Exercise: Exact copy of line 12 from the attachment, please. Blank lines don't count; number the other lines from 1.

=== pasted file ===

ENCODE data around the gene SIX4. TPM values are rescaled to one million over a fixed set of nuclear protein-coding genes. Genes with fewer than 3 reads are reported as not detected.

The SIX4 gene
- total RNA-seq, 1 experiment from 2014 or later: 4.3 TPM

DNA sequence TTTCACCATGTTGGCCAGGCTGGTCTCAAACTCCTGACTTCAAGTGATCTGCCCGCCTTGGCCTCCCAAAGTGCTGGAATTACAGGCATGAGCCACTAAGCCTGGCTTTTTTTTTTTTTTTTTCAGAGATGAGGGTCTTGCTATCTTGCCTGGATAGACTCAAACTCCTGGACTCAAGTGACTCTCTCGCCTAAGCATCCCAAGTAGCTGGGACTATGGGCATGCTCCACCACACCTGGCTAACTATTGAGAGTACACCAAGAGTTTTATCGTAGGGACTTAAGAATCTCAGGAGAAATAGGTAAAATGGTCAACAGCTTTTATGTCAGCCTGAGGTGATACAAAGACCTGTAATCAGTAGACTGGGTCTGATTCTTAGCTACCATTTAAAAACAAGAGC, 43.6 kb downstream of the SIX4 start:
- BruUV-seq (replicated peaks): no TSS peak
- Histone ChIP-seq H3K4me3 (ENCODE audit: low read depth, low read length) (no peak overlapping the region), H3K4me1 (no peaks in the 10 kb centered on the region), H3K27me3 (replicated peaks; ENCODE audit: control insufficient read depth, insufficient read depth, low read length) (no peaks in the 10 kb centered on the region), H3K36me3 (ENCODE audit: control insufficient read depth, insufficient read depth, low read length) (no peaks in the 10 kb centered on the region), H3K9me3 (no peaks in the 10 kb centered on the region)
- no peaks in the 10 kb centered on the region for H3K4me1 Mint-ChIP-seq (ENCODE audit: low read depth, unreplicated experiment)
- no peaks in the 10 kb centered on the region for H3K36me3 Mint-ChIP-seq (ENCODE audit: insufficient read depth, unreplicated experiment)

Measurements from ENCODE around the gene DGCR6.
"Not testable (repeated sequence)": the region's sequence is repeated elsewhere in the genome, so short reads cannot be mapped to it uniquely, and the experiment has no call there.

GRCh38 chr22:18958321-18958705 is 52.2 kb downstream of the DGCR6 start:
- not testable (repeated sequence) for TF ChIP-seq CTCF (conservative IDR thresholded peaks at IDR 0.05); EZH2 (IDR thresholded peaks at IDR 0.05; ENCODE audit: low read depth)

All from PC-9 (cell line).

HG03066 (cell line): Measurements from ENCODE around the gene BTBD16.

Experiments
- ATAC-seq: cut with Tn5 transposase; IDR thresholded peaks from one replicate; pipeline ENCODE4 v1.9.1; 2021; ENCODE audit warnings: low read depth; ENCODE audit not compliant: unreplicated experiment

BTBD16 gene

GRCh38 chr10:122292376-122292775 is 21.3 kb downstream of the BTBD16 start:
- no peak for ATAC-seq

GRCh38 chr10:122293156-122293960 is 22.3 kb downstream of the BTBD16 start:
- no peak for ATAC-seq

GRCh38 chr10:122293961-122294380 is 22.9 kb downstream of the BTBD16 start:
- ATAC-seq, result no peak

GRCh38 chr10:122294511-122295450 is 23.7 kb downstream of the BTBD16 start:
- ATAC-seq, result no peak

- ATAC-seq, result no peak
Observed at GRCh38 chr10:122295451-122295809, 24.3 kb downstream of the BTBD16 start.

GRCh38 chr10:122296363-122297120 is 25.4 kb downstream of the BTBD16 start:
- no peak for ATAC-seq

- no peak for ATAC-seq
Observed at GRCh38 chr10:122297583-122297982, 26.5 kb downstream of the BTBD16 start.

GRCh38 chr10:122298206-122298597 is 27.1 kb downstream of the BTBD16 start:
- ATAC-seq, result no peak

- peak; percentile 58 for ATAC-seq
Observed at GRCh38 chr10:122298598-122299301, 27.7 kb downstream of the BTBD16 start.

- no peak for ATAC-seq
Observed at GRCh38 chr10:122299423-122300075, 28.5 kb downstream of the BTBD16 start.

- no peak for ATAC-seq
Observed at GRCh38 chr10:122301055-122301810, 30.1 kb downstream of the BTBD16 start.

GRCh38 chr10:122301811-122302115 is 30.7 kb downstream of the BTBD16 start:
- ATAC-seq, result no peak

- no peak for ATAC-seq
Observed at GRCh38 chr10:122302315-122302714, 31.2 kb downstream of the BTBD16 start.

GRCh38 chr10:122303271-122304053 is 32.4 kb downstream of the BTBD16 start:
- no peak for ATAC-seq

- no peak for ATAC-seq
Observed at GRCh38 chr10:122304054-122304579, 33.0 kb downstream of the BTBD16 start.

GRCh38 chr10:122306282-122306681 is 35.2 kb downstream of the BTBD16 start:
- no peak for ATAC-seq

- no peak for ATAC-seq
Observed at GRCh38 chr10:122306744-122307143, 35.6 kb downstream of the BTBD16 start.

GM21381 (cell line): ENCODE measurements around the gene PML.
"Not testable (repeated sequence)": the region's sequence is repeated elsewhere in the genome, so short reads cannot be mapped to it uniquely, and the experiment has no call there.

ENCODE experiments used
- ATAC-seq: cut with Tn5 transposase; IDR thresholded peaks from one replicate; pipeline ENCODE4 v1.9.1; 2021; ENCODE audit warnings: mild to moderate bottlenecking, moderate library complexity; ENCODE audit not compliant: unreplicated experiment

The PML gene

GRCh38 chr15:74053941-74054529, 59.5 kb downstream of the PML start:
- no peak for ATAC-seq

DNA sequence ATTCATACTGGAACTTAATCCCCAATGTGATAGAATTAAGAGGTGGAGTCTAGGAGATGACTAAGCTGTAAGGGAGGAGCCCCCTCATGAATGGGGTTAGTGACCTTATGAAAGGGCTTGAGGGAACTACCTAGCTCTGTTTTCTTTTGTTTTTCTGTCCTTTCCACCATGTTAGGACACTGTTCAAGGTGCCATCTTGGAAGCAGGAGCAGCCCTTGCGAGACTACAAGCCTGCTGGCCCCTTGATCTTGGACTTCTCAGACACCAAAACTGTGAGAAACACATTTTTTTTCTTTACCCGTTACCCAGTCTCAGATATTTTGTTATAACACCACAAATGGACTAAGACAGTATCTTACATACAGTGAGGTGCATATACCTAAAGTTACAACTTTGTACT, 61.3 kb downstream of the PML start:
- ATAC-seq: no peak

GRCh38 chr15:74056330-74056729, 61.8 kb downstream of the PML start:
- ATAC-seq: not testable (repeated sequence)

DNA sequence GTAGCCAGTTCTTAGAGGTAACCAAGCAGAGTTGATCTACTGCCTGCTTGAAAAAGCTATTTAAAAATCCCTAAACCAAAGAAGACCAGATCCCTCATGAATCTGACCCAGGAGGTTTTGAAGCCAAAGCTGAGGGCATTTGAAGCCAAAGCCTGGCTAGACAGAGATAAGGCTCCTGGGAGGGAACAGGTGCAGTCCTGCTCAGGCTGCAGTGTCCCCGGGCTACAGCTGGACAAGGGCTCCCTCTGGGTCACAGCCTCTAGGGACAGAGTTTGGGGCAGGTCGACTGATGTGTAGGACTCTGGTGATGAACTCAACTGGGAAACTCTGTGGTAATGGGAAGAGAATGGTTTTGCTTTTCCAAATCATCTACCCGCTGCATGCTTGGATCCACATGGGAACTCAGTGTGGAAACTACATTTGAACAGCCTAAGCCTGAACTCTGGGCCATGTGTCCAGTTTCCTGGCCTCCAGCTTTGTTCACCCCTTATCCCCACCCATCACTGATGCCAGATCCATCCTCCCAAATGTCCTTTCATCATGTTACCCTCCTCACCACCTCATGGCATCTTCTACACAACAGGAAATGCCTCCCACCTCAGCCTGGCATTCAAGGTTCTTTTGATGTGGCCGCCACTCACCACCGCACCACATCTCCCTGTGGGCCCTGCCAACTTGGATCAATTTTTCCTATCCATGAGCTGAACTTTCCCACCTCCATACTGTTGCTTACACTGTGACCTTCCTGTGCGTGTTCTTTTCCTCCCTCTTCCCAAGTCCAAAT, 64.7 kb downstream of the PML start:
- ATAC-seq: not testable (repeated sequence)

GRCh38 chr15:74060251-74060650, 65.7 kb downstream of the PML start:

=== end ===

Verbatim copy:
- not testable (repeated sequence) for TF ChIP-seq CTCF (conservative IDR thresholded peaks at IDR 0.05); EZH2 (IDR thresholded peaks at IDR 0.05; ENCODE audit: low read depth)